Tom Martin was already transforming his life when he joined Oregon Humanities’ Humanity in Perspective class in Portland four years ago. Recently enrolled in community college, he was pursuing a degree after working twenty-five years in the bicycle industry. Away from work, he’d spent the past two decades as an activist, advocating around bicycle and transportation issues.
“It was exhausting,” he says. “I would do the activist work on the weekends and then go to work doing product development for bike companies during the week. Pretty much every time I’d take a job, I’d get to a certain point where I’d be training someone who had a degree but no experience, who, within months, would be making more money and have more responsibility than I did.” He decided it was time for a change.
Humanity in Perspective, a free college humanities course for adults who face financial barriers to continuing their education, gave Martin what he calls “the luxury to read,” write, and think with other students in a way that wasn’t always available to him, even in his community college classes. While the texts were powerful and his writing improved over the course, he says the most valuable thing he took from the experience was hearing the perspectives of his classmates.
“To be able to read, reflect, and discuss with people who come from a completely different background from you, it’s eye-opening,” he says. “And being able to say what you think in an environment like that, it takes courage. It’s important to be unafraid to look at stuff from a different perspective.”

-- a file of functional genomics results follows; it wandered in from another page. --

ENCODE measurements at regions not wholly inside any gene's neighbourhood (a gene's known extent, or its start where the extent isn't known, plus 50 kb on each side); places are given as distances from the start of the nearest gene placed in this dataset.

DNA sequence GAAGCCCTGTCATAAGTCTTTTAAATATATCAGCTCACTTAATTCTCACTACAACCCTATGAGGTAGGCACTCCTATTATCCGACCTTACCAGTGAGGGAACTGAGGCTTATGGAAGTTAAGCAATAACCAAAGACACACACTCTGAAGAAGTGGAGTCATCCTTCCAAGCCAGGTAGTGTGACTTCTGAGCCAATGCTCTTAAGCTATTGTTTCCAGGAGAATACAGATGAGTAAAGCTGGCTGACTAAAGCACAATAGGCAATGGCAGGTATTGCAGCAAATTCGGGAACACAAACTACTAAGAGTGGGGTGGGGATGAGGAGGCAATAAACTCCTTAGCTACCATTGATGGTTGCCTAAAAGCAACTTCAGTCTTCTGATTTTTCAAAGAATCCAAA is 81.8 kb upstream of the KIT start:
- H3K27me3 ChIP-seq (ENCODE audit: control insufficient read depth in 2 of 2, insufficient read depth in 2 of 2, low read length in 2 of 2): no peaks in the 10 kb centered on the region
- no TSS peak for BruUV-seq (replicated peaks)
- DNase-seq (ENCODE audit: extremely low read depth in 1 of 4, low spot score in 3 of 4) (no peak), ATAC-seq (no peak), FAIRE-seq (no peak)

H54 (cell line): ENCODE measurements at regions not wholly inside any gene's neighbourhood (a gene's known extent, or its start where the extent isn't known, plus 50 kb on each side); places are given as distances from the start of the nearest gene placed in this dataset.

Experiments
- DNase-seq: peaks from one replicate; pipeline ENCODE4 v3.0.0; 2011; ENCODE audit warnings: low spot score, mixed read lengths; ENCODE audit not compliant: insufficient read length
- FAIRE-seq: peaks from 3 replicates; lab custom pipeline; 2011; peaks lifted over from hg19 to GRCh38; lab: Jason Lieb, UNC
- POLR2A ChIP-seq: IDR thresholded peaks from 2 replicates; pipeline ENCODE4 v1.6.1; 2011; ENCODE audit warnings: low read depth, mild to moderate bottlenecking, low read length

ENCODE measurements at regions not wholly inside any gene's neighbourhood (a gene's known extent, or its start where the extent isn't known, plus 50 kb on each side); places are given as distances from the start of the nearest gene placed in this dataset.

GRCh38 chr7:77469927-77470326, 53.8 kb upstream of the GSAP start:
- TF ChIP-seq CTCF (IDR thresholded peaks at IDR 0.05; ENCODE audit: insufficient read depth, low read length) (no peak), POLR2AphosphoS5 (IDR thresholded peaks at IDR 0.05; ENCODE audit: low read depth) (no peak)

It’s a lesson he’s taken with him as he’s earned his associate and bachelor’s degrees and launched a career that marries his two passions—bicycles and advocacy. As program director for Rosewood Bikes, a program of the Rosewood Initiative in Southeast Portland that offers tools, training, and low-cost repair services to community members, Martin puts his years of bicycle industry and activist experience to use, along with his understanding of how important it is to see things from different points of view.
Part of his job is to listen to community members about what tools they need to fulfill the community-building mission of the organization. “There’s a curiosity I have about the neighborhood I work in,” he says. “I’m willing to listen to people more. Humanity in Perspective had an impact on that. It’s part of the path that led me here.”
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